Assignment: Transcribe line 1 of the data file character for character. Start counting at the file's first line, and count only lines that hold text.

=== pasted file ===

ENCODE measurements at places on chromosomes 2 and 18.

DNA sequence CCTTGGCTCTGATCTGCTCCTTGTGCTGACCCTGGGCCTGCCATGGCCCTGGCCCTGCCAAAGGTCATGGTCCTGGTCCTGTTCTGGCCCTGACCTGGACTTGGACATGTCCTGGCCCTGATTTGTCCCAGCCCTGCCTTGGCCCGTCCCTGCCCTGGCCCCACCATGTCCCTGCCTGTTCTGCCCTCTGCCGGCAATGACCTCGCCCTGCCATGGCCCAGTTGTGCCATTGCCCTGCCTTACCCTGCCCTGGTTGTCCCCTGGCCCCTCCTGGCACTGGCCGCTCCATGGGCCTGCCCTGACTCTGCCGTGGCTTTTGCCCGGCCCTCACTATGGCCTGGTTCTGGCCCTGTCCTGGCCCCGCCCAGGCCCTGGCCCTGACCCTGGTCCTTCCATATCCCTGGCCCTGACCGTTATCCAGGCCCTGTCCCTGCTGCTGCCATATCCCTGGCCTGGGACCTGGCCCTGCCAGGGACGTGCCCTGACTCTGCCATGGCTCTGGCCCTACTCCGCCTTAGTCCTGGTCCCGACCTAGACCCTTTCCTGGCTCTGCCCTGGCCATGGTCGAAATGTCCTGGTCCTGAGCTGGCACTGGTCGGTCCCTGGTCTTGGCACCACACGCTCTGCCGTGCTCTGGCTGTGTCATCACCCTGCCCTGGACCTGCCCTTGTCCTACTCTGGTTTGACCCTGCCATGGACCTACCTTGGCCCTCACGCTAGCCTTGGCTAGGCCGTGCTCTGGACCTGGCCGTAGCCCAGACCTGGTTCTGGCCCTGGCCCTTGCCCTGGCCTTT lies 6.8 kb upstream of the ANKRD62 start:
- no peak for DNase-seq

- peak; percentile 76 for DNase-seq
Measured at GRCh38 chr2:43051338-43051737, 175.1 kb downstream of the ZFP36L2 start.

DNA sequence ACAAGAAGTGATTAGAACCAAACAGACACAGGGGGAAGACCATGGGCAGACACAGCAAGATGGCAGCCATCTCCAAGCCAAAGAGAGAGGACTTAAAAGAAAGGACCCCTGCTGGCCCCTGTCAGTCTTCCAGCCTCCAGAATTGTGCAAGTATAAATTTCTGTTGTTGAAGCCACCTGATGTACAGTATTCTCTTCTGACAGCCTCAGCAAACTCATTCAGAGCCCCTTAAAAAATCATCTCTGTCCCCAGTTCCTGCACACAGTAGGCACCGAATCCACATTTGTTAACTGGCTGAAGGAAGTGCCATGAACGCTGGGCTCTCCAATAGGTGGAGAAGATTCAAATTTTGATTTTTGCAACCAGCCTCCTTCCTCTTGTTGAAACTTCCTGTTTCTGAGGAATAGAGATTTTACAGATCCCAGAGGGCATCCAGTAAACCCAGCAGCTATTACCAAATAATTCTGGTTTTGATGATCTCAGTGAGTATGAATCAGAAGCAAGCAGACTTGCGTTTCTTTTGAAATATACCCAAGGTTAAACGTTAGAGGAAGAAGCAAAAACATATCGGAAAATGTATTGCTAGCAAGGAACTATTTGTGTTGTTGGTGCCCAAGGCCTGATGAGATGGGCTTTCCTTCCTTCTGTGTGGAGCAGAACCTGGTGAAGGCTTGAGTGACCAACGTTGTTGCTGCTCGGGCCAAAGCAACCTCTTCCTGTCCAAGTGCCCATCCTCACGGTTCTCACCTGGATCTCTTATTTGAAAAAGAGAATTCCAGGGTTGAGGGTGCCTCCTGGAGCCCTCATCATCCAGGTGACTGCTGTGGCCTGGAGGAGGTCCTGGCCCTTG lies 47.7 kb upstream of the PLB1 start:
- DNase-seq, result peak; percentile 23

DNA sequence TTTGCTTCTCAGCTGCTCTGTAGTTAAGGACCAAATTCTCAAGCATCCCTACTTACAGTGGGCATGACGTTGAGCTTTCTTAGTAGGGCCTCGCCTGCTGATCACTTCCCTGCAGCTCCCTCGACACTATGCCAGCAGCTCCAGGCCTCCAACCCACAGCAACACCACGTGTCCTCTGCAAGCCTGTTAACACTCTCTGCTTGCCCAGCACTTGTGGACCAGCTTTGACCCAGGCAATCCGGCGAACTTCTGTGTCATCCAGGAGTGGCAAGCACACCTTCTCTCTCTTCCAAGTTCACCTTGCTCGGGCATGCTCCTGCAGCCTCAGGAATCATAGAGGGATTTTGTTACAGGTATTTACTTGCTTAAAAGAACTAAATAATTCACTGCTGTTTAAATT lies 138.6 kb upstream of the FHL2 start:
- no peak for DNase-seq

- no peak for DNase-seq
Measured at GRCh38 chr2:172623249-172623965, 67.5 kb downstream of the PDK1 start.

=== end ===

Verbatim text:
ENCODE measurements at places on chromosomes 2 and 18.